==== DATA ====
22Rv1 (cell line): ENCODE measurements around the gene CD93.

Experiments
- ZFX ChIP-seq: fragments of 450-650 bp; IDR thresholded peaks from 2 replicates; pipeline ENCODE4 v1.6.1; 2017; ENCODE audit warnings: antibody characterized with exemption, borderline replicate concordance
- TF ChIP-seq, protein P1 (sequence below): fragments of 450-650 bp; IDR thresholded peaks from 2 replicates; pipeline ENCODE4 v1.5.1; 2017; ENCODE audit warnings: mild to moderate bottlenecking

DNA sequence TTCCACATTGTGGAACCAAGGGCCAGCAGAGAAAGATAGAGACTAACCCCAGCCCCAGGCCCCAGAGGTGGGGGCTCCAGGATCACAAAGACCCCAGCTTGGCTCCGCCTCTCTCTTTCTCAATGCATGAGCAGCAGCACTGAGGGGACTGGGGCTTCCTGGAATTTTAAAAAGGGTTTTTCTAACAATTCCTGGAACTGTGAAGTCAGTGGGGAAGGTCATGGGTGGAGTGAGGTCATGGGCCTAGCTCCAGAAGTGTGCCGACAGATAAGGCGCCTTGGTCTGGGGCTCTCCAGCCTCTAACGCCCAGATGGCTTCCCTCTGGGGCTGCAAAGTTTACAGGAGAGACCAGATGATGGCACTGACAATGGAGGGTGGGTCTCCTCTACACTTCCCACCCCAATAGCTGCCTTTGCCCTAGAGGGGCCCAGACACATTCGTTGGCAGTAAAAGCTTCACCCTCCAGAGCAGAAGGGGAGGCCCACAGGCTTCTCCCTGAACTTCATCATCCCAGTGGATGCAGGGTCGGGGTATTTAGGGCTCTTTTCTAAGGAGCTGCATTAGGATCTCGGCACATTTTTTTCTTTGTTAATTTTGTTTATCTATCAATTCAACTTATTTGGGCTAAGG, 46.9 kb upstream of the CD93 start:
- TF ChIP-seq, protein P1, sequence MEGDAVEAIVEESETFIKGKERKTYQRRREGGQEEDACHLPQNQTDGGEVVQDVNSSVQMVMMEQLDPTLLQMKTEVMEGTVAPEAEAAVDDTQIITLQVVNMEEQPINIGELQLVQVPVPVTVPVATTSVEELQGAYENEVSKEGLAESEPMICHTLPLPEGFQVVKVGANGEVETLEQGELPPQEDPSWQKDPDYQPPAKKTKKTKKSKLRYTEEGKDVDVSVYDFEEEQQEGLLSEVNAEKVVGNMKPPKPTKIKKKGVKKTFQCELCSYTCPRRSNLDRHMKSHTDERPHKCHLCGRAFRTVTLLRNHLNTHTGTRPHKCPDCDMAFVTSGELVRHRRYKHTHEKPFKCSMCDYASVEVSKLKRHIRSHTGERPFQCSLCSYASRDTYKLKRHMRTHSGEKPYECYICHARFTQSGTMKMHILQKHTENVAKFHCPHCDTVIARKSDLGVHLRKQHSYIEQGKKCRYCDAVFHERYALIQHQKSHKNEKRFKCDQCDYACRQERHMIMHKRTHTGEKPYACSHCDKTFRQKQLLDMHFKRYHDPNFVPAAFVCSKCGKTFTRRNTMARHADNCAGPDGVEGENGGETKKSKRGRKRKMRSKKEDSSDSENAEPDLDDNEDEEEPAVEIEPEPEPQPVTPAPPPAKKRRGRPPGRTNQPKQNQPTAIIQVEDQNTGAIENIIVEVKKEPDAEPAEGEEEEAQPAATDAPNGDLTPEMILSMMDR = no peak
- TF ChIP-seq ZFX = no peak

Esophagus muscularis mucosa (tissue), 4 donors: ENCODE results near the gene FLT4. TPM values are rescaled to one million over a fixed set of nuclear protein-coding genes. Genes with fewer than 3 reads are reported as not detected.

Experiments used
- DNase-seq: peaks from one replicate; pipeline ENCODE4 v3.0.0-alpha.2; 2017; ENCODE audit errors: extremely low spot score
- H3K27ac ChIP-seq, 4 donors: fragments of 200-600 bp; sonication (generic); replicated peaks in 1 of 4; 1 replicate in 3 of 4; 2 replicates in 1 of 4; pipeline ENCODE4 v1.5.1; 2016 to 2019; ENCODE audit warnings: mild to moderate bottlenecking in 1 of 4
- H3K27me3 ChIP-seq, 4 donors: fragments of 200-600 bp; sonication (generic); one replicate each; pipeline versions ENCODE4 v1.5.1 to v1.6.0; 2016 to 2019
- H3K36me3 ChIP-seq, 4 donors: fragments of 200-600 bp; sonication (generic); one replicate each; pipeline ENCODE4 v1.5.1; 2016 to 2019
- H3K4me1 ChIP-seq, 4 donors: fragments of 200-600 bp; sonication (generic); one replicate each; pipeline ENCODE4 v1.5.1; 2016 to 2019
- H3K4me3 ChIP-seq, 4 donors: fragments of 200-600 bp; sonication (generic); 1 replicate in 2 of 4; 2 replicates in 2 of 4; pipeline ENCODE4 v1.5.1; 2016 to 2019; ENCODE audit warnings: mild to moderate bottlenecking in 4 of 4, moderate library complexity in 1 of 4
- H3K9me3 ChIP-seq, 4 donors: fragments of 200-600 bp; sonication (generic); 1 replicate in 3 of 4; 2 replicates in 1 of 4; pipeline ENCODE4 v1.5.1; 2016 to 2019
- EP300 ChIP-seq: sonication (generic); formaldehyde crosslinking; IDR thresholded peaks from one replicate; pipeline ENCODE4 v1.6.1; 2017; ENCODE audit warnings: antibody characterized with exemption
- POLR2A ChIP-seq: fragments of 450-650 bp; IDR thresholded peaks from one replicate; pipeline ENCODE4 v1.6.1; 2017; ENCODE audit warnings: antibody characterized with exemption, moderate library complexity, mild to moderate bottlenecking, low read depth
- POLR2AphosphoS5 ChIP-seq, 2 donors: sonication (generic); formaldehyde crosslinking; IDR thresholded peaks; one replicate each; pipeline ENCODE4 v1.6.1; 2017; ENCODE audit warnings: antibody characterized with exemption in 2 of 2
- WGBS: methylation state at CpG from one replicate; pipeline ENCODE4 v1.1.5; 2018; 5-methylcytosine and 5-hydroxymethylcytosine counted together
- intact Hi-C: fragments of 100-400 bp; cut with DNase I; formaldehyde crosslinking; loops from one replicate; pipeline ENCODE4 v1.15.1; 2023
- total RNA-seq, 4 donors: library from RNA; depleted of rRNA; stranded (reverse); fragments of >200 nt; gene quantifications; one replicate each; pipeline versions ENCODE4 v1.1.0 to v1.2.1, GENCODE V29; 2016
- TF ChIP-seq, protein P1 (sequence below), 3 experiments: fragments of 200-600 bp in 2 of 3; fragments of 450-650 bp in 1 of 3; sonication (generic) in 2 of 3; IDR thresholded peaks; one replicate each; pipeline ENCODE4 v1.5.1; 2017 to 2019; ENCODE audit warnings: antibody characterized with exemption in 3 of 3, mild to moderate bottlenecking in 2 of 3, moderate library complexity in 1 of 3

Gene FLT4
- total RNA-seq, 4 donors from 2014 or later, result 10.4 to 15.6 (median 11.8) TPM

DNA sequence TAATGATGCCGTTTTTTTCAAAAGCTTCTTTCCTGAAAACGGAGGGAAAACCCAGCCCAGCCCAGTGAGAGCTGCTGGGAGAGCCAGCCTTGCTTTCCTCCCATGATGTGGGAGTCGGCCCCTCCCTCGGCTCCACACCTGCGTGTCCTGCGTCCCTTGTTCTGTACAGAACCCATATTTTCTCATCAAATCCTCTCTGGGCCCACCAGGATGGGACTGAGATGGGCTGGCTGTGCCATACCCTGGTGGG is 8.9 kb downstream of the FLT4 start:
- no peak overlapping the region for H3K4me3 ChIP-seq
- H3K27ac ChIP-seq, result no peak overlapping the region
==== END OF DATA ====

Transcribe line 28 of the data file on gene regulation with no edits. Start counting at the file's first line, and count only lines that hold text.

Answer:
- H3K27ac ChIP-seq, result no peak overlapping the region